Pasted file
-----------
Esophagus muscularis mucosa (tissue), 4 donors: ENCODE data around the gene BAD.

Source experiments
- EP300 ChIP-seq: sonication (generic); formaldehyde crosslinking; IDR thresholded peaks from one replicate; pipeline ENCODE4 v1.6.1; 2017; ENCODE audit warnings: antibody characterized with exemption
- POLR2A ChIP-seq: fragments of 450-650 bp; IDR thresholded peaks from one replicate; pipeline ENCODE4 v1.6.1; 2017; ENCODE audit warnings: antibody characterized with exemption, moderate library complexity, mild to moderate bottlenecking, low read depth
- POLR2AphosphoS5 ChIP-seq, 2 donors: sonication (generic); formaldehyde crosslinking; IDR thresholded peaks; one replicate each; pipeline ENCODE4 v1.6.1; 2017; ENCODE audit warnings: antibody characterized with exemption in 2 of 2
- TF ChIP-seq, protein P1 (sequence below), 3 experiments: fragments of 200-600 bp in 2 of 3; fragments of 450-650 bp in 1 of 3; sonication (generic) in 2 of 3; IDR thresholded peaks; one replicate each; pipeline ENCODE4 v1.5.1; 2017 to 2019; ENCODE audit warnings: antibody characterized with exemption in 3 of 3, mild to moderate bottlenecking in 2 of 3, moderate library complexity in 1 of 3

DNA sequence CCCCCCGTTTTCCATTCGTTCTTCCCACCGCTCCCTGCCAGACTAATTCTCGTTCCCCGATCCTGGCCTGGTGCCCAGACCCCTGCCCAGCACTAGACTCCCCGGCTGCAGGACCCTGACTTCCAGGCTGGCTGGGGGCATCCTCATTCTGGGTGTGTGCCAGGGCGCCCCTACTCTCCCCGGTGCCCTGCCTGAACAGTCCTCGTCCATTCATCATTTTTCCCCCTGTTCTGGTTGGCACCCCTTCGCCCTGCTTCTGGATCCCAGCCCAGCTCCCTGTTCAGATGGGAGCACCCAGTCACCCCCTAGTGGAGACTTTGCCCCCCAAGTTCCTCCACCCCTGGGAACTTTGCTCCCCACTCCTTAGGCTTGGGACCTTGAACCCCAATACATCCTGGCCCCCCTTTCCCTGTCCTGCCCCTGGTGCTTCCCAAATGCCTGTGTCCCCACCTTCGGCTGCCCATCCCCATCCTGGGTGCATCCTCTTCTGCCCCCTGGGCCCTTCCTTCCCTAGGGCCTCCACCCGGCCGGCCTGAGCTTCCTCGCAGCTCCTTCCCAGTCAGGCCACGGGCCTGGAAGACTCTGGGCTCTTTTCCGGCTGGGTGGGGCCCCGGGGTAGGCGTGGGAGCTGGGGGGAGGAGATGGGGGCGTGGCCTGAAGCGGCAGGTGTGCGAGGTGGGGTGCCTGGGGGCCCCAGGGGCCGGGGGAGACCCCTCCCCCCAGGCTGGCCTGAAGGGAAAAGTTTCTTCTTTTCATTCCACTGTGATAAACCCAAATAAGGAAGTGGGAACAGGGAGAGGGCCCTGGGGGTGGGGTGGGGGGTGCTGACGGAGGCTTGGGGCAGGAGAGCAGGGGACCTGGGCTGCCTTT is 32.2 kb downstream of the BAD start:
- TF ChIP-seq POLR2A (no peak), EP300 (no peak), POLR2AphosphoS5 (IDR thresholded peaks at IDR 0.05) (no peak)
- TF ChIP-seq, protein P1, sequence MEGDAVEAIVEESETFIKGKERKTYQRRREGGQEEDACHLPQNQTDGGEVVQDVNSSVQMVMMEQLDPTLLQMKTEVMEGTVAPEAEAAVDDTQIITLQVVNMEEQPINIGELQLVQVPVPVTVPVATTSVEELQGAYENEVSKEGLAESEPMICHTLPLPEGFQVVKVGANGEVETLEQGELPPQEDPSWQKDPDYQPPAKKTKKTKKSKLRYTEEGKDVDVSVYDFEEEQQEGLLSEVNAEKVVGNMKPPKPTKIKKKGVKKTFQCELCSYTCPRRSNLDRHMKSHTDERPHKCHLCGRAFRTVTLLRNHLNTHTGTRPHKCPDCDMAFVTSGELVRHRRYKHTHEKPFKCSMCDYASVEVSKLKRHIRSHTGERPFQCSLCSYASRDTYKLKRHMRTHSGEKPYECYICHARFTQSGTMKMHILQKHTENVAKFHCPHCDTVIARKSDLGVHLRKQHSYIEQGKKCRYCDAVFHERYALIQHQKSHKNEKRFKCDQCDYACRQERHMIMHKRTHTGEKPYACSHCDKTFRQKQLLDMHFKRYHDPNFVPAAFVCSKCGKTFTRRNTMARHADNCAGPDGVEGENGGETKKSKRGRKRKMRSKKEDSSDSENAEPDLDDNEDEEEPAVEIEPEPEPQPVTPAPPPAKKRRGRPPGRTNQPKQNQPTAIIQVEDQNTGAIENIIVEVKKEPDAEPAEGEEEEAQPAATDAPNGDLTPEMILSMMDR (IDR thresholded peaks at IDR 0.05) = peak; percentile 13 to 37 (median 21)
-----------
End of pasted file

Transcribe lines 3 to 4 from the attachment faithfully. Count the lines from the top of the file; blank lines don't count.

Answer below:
- EP300 ChIP-seq: sonication (generic); formaldehyde crosslinking; IDR thresholded peaks from one replicate; pipeline ENCODE4 v1.6.1; 2017; ENCODE audit warnings: antibody characterized with exemption
- POLR2A ChIP-seq: fragments of 450-650 bp; IDR thresholded peaks from one replicate; pipeline ENCODE4 v1.6.1; 2017; ENCODE audit warnings: antibody characterized with exemption, moderate library complexity, mild to moderate bottlenecking, low read depth